“He who seeks a life of peace and ease must not tell all he knows, nor judge all he sees” — Unknown
A story can take many forms. It can be written in a novel, a short story or in poetic verse.
They don’t have to be written either. Most stories are oral.
Well, that’s not true. Most stories aren’t even written or spoken. Like the ones we tell ourselves.
I think we’ve all felt this kind of pain before. The thought of leaving some untold truth within ourselves in the face of an untruth, a misleading statement, is tough.
We feel as if we owe it to ourselves, our intelligence, those around us listening to the lie, to speak up. If left alone it’ll bother us afterward. It will feel like cowardice.
If you’re not the kind to take all comers, or you just don’t have the energy for the debate, you’re essentially left with this, and one other option.
Where you sit, wait and watch the conversation unfold. You hold opinions and counter arguments in your chest and let the storm of misinformation pass you by, gone like the wind.
It may seem like defeat, but that stems from a place of insecurity. Like you couldn’t have told them off if you wanted to, like you don’t have an answer.
But is this even the way?
It’s true some conversations aren’t worth the effort. Picking a fight with stupidity often brings you to that level.
It’s no secret that the smartest person in the room isn’t the best debater (hello presidential nominees).
Sitting back and watching fools make themselves is all well and good, you are not obligated to engage.
“You know a wise man once said nothing at all” — Drake
But in this silence there is an opportunity. A chance for growth that you’d be wise to recognize.
An overlooked aspect of conversation is that it is a team sport. You work together and share the results. It’s true that a singular person can dominate the topic, but give and take is required or else the leader ends up rambling. The conversation ends where their monologue begins.
This form of organized conflict is often characterized as a wrestling match, or a card game, but it seems, to me, less performative than that.
It isn’t a display.
When our turn comes to speak we feel obligated to give something, less we appear as an actor on stage who has forgotten their lines.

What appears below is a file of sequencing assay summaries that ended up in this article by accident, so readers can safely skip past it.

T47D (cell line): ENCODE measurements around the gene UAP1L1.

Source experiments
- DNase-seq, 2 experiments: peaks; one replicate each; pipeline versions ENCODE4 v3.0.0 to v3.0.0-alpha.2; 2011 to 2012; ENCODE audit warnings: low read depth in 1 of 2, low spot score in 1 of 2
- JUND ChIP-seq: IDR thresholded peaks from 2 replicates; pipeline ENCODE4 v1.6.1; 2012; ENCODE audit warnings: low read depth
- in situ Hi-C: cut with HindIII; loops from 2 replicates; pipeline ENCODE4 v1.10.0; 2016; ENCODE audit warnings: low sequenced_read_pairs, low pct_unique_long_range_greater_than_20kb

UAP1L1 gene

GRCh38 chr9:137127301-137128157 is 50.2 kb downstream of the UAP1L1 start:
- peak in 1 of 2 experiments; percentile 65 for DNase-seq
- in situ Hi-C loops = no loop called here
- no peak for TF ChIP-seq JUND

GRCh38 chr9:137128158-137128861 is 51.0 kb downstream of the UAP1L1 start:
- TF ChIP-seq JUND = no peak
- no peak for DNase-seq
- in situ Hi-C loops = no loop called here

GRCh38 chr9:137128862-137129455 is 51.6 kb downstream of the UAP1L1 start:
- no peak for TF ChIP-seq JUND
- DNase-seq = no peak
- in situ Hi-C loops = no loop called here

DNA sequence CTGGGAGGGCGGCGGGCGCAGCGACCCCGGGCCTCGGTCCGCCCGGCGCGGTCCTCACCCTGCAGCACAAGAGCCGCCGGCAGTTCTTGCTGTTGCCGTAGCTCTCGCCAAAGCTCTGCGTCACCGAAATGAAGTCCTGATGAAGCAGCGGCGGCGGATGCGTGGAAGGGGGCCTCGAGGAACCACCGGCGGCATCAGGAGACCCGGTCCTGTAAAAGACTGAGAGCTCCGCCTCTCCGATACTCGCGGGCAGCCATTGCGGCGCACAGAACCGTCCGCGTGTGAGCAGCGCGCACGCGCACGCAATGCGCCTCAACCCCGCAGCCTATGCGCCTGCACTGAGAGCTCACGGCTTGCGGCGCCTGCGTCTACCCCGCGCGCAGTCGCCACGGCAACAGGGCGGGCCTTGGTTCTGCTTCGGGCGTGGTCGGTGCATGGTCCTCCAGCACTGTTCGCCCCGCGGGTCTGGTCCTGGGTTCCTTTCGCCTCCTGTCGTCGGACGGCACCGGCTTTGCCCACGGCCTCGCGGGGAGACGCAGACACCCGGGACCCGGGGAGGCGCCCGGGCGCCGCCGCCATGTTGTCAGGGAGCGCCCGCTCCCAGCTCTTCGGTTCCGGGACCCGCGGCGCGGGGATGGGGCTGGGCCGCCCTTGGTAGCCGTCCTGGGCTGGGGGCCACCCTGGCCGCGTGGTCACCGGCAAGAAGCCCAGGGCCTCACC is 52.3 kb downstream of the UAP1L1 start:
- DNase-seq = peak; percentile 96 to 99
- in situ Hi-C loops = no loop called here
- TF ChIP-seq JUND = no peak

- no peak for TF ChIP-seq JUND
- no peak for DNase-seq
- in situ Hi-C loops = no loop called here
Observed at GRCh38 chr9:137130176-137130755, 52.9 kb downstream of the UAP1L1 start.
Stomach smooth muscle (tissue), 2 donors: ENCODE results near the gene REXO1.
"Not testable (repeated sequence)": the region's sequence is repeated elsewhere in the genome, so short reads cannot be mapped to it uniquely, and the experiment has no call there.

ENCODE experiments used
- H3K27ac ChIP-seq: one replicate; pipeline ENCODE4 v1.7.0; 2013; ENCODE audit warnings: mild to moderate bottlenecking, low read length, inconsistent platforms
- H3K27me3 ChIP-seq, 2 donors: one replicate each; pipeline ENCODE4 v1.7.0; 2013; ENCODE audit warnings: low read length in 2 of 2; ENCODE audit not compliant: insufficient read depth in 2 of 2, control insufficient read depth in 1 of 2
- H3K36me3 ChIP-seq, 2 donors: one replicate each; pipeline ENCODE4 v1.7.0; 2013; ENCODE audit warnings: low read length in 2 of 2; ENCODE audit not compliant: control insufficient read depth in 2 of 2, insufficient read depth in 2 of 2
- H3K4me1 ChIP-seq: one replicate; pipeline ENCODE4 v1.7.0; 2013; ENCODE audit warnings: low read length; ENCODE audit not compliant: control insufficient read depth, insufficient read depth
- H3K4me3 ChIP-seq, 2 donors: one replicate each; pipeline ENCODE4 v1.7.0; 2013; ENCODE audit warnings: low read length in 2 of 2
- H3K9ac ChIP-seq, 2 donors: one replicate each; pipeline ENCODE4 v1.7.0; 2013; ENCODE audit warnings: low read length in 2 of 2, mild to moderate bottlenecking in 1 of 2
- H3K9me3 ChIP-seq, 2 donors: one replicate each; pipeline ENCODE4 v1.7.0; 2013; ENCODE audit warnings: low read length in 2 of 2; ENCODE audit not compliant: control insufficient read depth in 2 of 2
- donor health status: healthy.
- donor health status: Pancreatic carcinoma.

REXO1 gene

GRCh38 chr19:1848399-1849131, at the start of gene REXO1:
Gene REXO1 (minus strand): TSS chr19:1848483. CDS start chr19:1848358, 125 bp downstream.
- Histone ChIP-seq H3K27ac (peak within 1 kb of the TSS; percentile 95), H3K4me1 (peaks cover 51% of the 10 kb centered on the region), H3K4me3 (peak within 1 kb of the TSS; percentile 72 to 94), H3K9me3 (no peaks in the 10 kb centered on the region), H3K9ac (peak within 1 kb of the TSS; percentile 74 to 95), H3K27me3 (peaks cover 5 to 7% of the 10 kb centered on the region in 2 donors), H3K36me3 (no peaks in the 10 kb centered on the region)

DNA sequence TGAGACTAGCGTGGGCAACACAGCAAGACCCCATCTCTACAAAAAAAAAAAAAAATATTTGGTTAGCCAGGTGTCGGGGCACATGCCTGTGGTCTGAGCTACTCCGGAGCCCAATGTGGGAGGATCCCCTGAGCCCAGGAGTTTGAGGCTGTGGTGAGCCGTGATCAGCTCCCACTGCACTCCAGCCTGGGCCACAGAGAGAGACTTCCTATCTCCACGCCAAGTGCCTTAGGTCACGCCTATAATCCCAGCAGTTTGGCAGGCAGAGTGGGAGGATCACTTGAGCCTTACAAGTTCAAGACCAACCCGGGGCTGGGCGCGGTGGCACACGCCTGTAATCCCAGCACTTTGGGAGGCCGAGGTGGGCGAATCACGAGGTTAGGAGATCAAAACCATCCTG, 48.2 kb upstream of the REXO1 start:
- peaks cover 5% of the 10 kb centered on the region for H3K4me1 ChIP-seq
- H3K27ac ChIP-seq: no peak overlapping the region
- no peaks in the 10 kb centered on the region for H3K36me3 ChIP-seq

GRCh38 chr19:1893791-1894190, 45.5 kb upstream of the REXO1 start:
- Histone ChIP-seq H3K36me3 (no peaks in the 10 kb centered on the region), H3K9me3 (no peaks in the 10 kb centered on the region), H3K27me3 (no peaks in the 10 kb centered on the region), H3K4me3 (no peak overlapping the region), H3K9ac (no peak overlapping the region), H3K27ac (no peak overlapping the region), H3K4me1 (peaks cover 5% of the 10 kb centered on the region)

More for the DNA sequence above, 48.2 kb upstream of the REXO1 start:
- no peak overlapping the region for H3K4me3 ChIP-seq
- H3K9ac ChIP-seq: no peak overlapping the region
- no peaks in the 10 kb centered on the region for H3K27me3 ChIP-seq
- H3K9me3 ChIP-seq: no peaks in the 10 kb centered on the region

Yet, I’ve found the best conversations I’ve ever been a part of to be humbling and vulnerable. No one wants to display that. They deliver that side of themselves in confidence. No one wants to confide when they are forced to.
It is within this dynamic that opportunity lurks.
If you often have stories to share amid conversations about difficult subjects, if you are rarely at a loss for words, if you spend time thinking and want to use all the ammo you have carefully stacked…
Question this part of yourself. This mentality.
That answer you come to so immediately and clearly in the face of adversity is like a life preserver in a storm of uncertainty. It’s your holdfast, keeping you tethered.
Keep that line, but don’t feel you have to use it.
Instead, see where the dumbass idea takes you. Challenge your ability to swim in uncertain waters, challenge yourself.
“Being still and doing nothing, are not the same thing” — Mr.Han, The Karate Kid (2010)
If the school of anxiety is the school of greatness, and the mark of an education is entertaining thoughts without accepting them, should you not become comfortable in your own doubt? Of the certainty of others, and the thoughts that challenge your own?
There’s a sense of security that accompanies an answer, and a strong satisfaction that emerges with it. It is possible that the answer you have come too, however well crafted, is preventing you from uncovering a greater realization. One you may find if you’re willing to listen.
Don’t doubt yourself. This isn’t a bid to question your own confidence. It’s recognizing a chance to expand your thinking, seeing opportunities where none presented themselves before.
You’re not stuck between a rock and a hard place; between silence and an idiot.
Let the idiot be, he may teach you something about yourself.